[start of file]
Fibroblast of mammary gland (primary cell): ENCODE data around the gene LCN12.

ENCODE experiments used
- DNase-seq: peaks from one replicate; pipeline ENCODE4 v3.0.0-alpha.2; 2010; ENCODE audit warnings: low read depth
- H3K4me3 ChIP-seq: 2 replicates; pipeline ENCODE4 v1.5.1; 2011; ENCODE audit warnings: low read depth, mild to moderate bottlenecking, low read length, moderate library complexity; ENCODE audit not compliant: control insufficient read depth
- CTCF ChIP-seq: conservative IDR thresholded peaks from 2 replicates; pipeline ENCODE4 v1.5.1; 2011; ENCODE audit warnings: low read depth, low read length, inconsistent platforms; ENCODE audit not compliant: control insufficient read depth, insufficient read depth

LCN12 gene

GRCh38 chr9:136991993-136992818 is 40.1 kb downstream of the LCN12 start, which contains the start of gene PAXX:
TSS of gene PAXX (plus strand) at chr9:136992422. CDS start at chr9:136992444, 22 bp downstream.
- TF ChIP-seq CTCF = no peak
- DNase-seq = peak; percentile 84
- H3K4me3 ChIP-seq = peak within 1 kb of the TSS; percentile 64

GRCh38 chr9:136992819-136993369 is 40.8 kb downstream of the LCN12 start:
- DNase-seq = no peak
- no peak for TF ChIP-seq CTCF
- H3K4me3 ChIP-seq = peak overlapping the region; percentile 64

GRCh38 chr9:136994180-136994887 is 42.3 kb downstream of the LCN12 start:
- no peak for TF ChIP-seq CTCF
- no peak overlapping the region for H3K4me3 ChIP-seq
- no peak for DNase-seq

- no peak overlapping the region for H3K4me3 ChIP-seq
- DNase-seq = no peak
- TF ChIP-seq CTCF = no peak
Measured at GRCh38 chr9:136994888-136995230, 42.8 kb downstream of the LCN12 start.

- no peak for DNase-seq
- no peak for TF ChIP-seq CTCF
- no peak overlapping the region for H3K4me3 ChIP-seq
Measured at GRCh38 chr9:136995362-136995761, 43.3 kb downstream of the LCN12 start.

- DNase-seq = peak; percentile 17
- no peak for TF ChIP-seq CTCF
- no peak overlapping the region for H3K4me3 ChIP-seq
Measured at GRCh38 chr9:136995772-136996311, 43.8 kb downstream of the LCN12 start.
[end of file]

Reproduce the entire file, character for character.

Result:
Fibroblast of mammary gland (primary cell): ENCODE data around the gene LCN12.

ENCODE experiments used
- DNase-seq: peaks from one replicate; pipeline ENCODE4 v3.0.0-alpha.2; 2010; ENCODE audit warnings: low read depth
- H3K4me3 ChIP-seq: 2 replicates; pipeline ENCODE4 v1.5.1; 2011; ENCODE audit warnings: low read depth, mild to moderate bottlenecking, low read length, moderate library complexity; ENCODE audit not compliant: control insufficient read depth
- CTCF ChIP-seq: conservative IDR thresholded peaks from 2 replicates; pipeline ENCODE4 v1.5.1; 2011; ENCODE audit warnings: low read depth, low read length, inconsistent platforms; ENCODE audit not compliant: control insufficient read depth, insufficient read depth

LCN12 gene

GRCh38 chr9:136991993-136992818 is 40.1 kb downstream of the LCN12 start, which contains the start of gene PAXX:
TSS of gene PAXX (plus strand) at chr9:136992422. CDS start at chr9:136992444, 22 bp downstream.
- TF ChIP-seq CTCF = no peak
- DNase-seq = peak; percentile 84
- H3K4me3 ChIP-seq = peak within 1 kb of the TSS; percentile 64

GRCh38 chr9:136992819-136993369 is 40.8 kb downstream of the LCN12 start:
- DNase-seq = no peak
- no peak for TF ChIP-seq CTCF
- H3K4me3 ChIP-seq = peak overlapping the region; percentile 64

GRCh38 chr9:136994180-136994887 is 42.3 kb downstream of the LCN12 start:
- no peak for TF ChIP-seq CTCF
- no peak overlapping the region for H3K4me3 ChIP-seq
- no peak for DNase-seq

- no peak overlapping the region for H3K4me3 ChIP-seq
- DNase-seq = no peak
- TF ChIP-seq CTCF = no peak
Measured at GRCh38 chr9:136994888-136995230, 42.8 kb downstream of the LCN12 start.

- no peak for DNase-seq
- no peak for TF ChIP-seq CTCF
- no peak overlapping the region for H3K4me3 ChIP-seq
Measured at GRCh38 chr9:136995362-136995761, 43.3 kb downstream of the LCN12 start.

- DNase-seq = peak; percentile 17
- no peak for TF ChIP-seq CTCF
- no peak overlapping the region for H3K4me3 ChIP-seq
Measured at GRCh38 chr9:136995772-136996311, 43.8 kb downstream of the LCN12 start.